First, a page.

Grip angle really does matter (and Glock has a better one)

I have never been an advocate for grip angle making a difference because all of my guns have sights.  And saying that you can’t shoot a Glock because it “points” low is like saying I can’t shoot that target because it is too low.  All you need to do is put the sights on the target and press the trigger.  Accurate shooting really is that simple.

However, over the past two weeks I haven’t been able to think of much else than what makes a good holster design (I’m sick I know), but I think I have decided 50% of a good design is how well it fits with your body mechanics.  If that is true, then it should also be true for the gun as well… right?

I believe the grip angle affects how efficiently the gun performs for you at three critical times.

1) When you are shooting a gun you want to be in a relaxed, athletic posture and having a gun the naturally “points” well is important to being able to make fast, accurate hits.    However, you may want to think about what you are shooting at.  Are you shooting at a typical IDPA or IPSC level target at 7yds or a Bullseye target at 25yrds?

If you are exceptionally tall, a standard IDPA target might force you to shoot downward frequently, so a lower natural point of aim may be better.  If you are more diminutive, you might find yourself shooting upwards at those close targets. (At longer distances the angles aren’t as drastic)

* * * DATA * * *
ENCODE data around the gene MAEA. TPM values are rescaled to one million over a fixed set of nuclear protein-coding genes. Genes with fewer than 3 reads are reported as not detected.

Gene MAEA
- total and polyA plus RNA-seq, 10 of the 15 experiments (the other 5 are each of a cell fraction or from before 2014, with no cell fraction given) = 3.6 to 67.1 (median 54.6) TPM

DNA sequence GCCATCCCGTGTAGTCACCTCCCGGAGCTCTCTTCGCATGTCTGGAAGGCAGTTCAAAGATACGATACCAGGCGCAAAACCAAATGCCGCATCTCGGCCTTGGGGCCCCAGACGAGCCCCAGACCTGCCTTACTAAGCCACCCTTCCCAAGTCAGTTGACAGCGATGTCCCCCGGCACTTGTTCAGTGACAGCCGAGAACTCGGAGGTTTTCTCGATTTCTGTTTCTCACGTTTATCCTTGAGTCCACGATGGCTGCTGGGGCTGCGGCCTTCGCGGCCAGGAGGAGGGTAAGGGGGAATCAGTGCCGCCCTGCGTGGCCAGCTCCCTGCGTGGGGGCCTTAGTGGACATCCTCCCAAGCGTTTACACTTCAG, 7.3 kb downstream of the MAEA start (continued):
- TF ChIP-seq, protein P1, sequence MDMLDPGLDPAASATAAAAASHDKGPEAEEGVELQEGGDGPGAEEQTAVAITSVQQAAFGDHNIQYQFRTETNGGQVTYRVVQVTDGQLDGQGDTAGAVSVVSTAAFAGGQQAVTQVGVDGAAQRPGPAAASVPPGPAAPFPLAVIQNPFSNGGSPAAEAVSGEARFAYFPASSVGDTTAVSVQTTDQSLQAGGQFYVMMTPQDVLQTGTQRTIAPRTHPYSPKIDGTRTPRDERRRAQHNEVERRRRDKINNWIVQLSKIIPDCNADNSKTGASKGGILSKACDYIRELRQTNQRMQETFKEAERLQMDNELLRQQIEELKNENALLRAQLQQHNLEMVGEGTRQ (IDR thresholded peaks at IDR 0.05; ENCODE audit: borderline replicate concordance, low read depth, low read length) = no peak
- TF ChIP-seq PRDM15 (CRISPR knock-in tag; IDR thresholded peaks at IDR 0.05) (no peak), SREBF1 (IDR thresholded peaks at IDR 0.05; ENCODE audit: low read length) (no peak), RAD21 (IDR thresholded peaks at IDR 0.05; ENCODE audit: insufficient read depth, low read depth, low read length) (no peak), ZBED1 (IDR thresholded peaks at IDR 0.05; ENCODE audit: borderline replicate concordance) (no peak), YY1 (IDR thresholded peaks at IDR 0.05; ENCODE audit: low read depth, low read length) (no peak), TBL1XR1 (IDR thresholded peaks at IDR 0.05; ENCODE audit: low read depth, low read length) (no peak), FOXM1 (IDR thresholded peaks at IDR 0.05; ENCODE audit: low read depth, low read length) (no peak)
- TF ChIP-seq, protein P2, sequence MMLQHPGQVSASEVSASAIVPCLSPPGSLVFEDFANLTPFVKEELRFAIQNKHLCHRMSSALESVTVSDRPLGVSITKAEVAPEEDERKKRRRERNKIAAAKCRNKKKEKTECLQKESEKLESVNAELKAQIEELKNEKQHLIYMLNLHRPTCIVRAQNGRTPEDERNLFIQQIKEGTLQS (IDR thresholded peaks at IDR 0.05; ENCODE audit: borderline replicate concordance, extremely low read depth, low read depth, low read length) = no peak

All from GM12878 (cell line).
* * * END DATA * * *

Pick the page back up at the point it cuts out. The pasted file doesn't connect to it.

Simulating a 3:00 holster position

Simulating a 4:00 holster position

2) When you are establishing your master grip the angle of the grip should be at the same angle your hand falls naturally to reach the gun.  This angle changes based on how high or low the gun sits in the holster and where around the circumference of the body the holster is worn.  At 1st it may seem that this affects the holster decision and not a gun decision but since all of our gear is part of a system it affects both.

If the cant of the muzzle is important to you because you want a straight drop for IDPA or you want the muzzle sightly forward for appendix carry, you may want to consider the grip angle to help you establish a good master grip naturally on the draw.

3) When you are simply carrying the gun in the holster the grip angle and its length affect the guns concealability as well as its center of gravity.  A more severe grip angle (like a Glock or Styer) allow the muzzle to be more forward in relation to the (less cant) for any grip position.  This makes it less likely to print and allows the center of gravity of the gun to stay closer to the muzzle.   This allows the holster to be narrower and have the belt loops closer together and still have an even weight distribution.

For me, the more severe grip angle “points” naturally, for a mid-chest shot on an average sized man between 3-10 yards, and allows me to use less cant in my holsters increasing concealability making it better for me.

I would love to see similar photos from others to see what their mechanics would suggest as a “proper” grip angle.

Comments

  1. says

    An even more aggressive grip than the Glock would be substantially better for recoil control. Imagine the grip at a 60* angle or more. To point the gun properly the thumbs would have to be driven towards the target drastically locking the wrist and eliminating flex in the joint forcing the larger bones and muscles to absorb recoil. Of course then we would have feeding,draw and trigger and all kinds of other problems so it comes down to that balance of all the factors to make a gun work properly.